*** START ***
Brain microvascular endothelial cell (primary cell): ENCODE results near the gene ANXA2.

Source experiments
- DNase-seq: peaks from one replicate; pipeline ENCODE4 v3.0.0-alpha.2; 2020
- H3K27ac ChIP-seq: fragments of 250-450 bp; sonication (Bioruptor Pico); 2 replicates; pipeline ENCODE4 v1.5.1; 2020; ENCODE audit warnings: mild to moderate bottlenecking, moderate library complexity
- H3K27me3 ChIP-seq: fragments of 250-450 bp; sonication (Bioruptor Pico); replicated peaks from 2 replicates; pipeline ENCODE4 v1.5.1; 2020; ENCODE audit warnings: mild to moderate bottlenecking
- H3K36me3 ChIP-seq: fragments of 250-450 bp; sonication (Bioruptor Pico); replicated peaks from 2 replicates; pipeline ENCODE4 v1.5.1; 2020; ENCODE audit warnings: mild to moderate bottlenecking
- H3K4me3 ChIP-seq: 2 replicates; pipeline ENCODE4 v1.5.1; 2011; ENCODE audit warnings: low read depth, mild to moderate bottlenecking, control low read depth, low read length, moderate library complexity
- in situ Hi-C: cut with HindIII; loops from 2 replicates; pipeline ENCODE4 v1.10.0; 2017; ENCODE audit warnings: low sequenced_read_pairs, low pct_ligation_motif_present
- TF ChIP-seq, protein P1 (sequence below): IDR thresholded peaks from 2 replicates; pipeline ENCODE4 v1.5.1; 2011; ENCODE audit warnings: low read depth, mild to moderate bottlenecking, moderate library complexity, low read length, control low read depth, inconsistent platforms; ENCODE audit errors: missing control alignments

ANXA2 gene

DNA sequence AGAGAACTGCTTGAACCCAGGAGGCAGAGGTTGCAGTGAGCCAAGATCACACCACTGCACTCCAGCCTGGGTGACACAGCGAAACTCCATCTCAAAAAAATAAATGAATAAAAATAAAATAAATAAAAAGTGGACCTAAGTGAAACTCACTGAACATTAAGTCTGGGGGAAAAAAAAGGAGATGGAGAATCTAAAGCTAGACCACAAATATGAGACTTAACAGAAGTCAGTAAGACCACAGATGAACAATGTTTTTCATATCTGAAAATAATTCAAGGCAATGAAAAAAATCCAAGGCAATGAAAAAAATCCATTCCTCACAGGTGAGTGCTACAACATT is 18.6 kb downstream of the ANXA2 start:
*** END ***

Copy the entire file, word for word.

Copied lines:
Brain microvascular endothelial cell (primary cell): ENCODE results near the gene ANXA2.

Source experiments
- DNase-seq: peaks from one replicate; pipeline ENCODE4 v3.0.0-alpha.2; 2020
- H3K27ac ChIP-seq: fragments of 250-450 bp; sonication (Bioruptor Pico); 2 replicates; pipeline ENCODE4 v1.5.1; 2020; ENCODE audit warnings: mild to moderate bottlenecking, moderate library complexity
- H3K27me3 ChIP-seq: fragments of 250-450 bp; sonication (Bioruptor Pico); replicated peaks from 2 replicates; pipeline ENCODE4 v1.5.1; 2020; ENCODE audit warnings: mild to moderate bottlenecking
- H3K36me3 ChIP-seq: fragments of 250-450 bp; sonication (Bioruptor Pico); replicated peaks from 2 replicates; pipeline ENCODE4 v1.5.1; 2020; ENCODE audit warnings: mild to moderate bottlenecking
- H3K4me3 ChIP-seq: 2 replicates; pipeline ENCODE4 v1.5.1; 2011; ENCODE audit warnings: low read depth, mild to moderate bottlenecking, control low read depth, low read length, moderate library complexity
- in situ Hi-C: cut with HindIII; loops from 2 replicates; pipeline ENCODE4 v1.10.0; 2017; ENCODE audit warnings: low sequenced_read_pairs, low pct_ligation_motif_present
- TF ChIP-seq, protein P1 (sequence below): IDR thresholded peaks from 2 replicates; pipeline ENCODE4 v1.5.1; 2011; ENCODE audit warnings: low read depth, mild to moderate bottlenecking, moderate library complexity, low read length, control low read depth, inconsistent platforms; ENCODE audit errors: missing control alignments

ANXA2 gene

DNA sequence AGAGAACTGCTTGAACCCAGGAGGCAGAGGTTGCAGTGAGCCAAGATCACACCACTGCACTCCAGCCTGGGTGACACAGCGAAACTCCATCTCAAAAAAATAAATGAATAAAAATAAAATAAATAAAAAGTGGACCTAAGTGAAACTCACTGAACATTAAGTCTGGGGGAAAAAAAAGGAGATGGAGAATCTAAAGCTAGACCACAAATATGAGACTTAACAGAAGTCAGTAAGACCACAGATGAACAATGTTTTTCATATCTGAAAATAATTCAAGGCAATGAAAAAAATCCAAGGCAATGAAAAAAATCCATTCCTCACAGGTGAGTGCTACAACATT is 18.6 kb downstream of the ANXA2 start: